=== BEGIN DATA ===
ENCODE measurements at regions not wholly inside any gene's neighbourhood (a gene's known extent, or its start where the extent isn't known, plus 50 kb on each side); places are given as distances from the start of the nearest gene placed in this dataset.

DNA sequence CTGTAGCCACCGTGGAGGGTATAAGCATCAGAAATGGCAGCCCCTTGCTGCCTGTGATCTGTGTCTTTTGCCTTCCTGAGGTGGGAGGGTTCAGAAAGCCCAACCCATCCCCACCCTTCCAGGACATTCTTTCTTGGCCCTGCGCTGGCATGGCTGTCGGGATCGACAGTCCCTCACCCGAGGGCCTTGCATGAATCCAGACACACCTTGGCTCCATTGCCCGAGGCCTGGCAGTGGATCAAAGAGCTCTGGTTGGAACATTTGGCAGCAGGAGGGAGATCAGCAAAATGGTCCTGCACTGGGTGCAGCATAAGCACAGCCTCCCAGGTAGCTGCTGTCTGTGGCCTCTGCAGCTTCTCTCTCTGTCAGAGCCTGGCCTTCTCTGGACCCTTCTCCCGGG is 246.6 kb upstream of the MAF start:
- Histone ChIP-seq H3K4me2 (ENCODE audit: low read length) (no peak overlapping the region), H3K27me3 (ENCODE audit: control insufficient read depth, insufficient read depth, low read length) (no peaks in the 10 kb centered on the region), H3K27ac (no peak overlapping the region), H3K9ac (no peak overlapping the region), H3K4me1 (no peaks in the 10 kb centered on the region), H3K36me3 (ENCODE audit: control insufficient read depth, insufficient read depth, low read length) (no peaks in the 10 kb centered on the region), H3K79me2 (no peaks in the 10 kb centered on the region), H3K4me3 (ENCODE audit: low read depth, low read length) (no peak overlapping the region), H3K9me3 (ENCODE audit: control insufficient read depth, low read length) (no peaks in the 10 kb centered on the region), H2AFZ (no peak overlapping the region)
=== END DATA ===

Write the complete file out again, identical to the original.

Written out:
ENCODE measurements at regions not wholly inside any gene's neighbourhood (a gene's known extent, or its start where the extent isn't known, plus 50 kb on each side); places are given as distances from the start of the nearest gene placed in this dataset.

DNA sequence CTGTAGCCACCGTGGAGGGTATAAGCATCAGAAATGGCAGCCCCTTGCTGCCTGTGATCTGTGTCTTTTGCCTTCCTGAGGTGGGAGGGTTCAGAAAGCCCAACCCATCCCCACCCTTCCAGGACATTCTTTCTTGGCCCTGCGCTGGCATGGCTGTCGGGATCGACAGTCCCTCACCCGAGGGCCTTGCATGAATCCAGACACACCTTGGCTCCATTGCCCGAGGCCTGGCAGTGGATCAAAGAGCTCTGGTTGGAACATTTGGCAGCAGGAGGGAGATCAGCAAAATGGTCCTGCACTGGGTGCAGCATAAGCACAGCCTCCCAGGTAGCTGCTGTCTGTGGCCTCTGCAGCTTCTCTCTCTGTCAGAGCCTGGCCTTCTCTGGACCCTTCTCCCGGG is 246.6 kb upstream of the MAF start:
- Histone ChIP-seq H3K4me2 (ENCODE audit: low read length) (no peak overlapping the region), H3K27me3 (ENCODE audit: control insufficient read depth, insufficient read depth, low read length) (no peaks in the 10 kb centered on the region), H3K27ac (no peak overlapping the region), H3K9ac (no peak overlapping the region), H3K4me1 (no peaks in the 10 kb centered on the region), H3K36me3 (ENCODE audit: control insufficient read depth, insufficient read depth, low read length) (no peaks in the 10 kb centered on the region), H3K79me2 (no peaks in the 10 kb centered on the region), H3K4me3 (ENCODE audit: low read depth, low read length) (no peak overlapping the region), H3K9me3 (ENCODE audit: control insufficient read depth, low read length) (no peaks in the 10 kb centered on the region), H2AFZ (no peak overlapping the region)